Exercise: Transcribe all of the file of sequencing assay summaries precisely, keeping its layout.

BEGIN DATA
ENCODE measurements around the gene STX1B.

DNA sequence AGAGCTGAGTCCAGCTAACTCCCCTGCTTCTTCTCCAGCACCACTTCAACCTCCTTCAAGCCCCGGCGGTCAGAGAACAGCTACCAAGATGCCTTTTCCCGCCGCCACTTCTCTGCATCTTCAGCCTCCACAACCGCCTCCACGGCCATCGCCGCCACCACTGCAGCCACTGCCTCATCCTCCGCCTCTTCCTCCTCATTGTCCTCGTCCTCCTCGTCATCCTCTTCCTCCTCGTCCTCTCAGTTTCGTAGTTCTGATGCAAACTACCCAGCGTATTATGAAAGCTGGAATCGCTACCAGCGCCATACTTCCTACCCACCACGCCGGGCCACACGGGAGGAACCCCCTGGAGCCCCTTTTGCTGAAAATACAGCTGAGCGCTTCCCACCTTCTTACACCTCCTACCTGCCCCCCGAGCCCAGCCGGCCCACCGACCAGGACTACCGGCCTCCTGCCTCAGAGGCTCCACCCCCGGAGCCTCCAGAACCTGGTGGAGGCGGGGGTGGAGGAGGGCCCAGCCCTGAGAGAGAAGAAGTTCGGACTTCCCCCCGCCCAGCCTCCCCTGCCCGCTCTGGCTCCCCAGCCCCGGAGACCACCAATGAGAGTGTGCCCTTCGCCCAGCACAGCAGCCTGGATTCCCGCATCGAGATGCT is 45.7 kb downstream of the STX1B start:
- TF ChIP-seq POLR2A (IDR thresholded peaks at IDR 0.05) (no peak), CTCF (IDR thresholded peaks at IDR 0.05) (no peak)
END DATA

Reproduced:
ENCODE measurements around the gene STX1B.

DNA sequence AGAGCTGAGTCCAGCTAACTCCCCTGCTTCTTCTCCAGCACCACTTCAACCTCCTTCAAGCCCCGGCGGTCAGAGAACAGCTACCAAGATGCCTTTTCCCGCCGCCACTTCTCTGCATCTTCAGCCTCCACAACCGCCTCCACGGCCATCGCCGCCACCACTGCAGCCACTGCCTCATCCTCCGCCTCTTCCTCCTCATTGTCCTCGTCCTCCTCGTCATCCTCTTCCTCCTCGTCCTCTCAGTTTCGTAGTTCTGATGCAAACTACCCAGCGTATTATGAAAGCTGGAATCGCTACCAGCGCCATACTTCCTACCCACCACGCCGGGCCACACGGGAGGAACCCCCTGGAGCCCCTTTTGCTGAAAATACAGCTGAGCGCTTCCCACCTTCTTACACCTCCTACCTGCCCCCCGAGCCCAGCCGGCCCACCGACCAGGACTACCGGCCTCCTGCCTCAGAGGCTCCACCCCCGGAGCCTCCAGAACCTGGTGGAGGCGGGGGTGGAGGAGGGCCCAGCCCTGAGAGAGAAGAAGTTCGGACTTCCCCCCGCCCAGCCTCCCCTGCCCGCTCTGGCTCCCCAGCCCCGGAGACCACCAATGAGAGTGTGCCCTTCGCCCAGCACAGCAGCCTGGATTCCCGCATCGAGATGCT is 45.7 kb downstream of the STX1B start:
- TF ChIP-seq POLR2A (IDR thresholded peaks at IDR 0.05) (no peak), CTCF (IDR thresholded peaks at IDR 0.05) (no peak)